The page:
How can you grade and track the ‘goodness’ (or ‘badness’) of your code?
Let’s talk about code violations. Those tiny little itches in every developer’s back. Violations show us how badly we have coded according to a certain quality model somebody set long time ago.
But, just like life, things move fast. Code changes, mutates, vanishes, is versioned or grows. One day you have a class that computes your wage and tomorrow you develop a whole module to do so. Moreover, the quality manager can change the rules your organization applies and suddenly your barely-modified code has 1000 violations that were not there yesterday. How can we keep a consistent track of the “grade” it gives to a software system?
Well, you can take different approaches:
- Design a confidence factor (the ‘grade’) that fulfills a set of desirable requirements or
- Forget about the grade all together. Code violations are the stuff that matters, and the key here is to know whether they can be fixed to improve the quality of your software. Anything else is disposable.
Both strategies have advantages and drawbacks. With a good confidence factor algorithm we can follow the evolution of the portfolio you are analyzing: Have I improved the quality of my code compared to the previous month? . However it can be difficult to know which pieces of code should be fixed first in order to maximize the growth of such confidence factor.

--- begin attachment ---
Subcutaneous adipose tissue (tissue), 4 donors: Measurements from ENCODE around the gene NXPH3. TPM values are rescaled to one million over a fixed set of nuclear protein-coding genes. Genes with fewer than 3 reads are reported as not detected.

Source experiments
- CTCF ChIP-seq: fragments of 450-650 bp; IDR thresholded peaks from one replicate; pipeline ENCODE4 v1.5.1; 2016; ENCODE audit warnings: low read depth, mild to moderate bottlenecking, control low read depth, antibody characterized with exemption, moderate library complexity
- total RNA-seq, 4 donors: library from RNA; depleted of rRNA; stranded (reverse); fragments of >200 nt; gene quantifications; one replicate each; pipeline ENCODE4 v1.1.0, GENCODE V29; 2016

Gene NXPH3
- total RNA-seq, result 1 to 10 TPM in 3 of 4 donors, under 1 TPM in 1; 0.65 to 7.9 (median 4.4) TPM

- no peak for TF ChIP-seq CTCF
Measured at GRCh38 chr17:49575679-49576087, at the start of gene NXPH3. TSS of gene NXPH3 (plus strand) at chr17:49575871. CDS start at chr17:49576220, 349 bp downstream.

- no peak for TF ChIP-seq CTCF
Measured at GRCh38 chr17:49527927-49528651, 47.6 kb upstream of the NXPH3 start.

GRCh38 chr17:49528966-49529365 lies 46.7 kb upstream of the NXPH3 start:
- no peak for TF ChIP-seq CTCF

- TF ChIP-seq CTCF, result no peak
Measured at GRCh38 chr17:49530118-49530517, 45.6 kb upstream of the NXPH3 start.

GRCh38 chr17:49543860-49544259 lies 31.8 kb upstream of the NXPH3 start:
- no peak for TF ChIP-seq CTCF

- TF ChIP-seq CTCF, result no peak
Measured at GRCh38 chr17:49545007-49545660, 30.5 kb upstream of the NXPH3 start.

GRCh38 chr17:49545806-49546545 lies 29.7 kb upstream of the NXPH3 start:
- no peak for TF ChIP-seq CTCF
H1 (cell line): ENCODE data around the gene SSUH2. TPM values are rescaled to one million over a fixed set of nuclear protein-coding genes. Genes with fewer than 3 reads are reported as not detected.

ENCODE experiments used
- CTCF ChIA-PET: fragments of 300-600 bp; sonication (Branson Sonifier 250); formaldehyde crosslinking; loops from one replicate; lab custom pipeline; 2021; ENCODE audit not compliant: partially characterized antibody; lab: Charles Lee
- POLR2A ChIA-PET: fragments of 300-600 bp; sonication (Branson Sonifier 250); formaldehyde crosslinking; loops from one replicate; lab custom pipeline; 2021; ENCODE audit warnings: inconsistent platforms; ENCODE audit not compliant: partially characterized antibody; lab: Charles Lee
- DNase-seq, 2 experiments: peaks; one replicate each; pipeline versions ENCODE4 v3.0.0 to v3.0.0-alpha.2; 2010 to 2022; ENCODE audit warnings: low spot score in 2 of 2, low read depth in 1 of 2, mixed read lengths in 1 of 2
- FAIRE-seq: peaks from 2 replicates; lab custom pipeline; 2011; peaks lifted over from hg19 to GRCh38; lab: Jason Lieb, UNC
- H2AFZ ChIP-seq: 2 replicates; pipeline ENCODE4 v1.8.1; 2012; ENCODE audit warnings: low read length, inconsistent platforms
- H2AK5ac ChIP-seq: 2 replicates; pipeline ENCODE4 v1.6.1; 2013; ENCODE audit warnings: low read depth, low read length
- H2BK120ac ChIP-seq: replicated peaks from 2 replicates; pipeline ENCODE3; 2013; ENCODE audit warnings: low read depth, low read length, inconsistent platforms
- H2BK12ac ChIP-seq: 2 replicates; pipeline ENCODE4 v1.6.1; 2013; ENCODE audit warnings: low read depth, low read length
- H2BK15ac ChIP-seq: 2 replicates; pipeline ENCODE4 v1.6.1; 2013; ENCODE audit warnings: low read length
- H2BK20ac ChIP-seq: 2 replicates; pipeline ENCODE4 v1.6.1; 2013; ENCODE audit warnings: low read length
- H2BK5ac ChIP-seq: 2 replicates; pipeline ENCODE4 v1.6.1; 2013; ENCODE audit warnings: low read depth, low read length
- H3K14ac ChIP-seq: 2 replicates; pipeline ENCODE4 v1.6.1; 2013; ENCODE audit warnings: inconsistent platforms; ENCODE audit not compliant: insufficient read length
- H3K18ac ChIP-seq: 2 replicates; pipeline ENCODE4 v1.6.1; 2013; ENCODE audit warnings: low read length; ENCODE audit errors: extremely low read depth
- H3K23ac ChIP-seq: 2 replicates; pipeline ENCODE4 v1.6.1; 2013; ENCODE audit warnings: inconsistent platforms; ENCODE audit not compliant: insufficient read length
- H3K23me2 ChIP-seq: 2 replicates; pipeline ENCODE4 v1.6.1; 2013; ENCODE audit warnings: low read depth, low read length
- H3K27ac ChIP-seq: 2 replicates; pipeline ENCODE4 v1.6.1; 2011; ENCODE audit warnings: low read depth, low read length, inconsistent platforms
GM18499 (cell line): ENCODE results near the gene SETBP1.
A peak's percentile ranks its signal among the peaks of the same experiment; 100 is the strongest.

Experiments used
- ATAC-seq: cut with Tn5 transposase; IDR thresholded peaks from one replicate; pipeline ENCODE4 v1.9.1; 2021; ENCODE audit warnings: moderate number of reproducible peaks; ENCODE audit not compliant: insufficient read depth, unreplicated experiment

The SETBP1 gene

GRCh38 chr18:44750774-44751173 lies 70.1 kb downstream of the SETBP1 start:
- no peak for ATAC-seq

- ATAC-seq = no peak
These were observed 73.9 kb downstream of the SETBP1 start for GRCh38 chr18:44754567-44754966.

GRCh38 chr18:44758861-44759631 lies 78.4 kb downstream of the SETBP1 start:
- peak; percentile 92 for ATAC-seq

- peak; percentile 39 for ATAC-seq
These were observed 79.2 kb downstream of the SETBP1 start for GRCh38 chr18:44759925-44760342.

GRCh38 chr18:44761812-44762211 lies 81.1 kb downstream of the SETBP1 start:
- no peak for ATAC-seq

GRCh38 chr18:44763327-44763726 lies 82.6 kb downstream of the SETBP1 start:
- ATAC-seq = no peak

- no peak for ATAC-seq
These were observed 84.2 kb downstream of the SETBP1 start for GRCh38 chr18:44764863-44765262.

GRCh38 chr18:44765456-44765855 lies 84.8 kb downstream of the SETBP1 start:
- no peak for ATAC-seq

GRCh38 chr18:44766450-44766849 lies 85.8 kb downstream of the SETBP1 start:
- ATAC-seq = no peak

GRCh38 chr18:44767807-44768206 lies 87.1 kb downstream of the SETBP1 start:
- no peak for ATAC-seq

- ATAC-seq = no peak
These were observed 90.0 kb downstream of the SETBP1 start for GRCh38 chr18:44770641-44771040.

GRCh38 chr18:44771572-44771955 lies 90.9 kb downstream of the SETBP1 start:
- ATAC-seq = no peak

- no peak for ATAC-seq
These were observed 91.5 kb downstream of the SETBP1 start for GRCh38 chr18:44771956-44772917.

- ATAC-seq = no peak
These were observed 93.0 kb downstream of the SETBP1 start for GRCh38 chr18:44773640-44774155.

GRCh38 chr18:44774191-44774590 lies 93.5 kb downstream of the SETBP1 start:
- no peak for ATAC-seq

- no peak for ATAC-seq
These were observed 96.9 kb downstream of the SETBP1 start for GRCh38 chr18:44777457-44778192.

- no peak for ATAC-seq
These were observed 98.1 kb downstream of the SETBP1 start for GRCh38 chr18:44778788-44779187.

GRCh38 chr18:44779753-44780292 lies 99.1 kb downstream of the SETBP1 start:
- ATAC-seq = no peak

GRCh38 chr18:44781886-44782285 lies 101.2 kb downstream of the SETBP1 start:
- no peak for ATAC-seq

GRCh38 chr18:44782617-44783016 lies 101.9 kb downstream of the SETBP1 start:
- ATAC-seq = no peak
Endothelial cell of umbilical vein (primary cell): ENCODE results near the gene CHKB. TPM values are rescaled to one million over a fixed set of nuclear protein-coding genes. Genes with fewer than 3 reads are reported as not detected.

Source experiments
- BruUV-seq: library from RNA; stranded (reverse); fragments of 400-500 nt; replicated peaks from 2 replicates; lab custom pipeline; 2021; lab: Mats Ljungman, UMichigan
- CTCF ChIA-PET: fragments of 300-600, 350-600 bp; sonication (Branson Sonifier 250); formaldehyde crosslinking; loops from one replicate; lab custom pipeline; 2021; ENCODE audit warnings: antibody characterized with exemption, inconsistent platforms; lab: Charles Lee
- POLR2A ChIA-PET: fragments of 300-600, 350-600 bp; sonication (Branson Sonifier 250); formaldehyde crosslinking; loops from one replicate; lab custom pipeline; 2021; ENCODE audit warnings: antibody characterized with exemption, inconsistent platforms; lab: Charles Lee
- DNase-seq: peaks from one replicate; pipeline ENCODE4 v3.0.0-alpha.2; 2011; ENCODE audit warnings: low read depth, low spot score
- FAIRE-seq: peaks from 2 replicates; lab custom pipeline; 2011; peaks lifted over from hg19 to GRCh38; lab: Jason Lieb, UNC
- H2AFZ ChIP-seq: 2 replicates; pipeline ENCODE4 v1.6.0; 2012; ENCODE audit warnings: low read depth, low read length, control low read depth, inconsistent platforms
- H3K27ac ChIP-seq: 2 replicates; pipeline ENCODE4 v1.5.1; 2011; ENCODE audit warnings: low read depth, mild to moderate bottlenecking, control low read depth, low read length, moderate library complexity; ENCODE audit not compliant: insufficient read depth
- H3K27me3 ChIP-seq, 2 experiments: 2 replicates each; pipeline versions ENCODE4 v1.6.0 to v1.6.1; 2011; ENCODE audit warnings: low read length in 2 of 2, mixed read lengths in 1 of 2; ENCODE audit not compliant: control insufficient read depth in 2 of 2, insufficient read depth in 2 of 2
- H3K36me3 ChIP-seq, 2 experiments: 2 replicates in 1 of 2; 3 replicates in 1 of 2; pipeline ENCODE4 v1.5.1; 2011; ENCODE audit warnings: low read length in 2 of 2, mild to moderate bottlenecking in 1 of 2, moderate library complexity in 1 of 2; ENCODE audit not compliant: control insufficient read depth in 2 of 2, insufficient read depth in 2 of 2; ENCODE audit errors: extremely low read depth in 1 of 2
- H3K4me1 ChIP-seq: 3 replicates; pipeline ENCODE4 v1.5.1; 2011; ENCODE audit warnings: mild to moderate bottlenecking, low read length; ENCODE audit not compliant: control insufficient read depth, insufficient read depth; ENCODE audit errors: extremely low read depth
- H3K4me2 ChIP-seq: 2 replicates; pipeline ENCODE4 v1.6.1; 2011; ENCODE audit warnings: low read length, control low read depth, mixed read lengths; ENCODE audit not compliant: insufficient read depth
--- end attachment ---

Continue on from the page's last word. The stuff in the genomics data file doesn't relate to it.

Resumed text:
A good confidence factor algorithm should have the following characteristics:
- It should depict a monotonically increasing/decreasing function (in terms of violations). More violations always mean lower grades.
- It should take into account at least the size of the code and the relevance of the violation. (A big piece of code may have more violations than a smaller one, but both can get similar grade if they share similar types of defects).
But this may not be easy. The term “relevance” of the violation is very subjective. You can give every quality rule a ‘weight’, or group rules into categories and tag them with different priorities. Then combining those results and get a final grade (or sub grades) may not be straightforward.
What if the quality rules that were applied change? Or if their relevance is modified? Well, then your quality assurance tool has to grade the change somehow. For instance, versioning the rule set that was used, or building “milestones” that reflect the change of the quality model and will record it. Then you will be able to watch the evolution of the marks in the proper context.
To sum up, Optimyth invites you to try the confidence factors that our tools calculate, and recommends you two things:
- Fix the most critical code violations quickly (to keep the technical debt under control) and
- Track the quality of your software knowing exactly what you did analyze in the past.
Thanks for reading. See you!
Meet the author Eduardo Aguado
Computer engineer in search of excellence in software architecture. I like languages (I like to think I am fluent at Spanish and English,but also interested in Dutch and Chinese), computers and technology and anything you may associate to a geek person. But most of all I like learning, I will never stop doing it ;) I feel comfortable working with J2EE and writing formal language processors. If you want a parser guy,just contact me!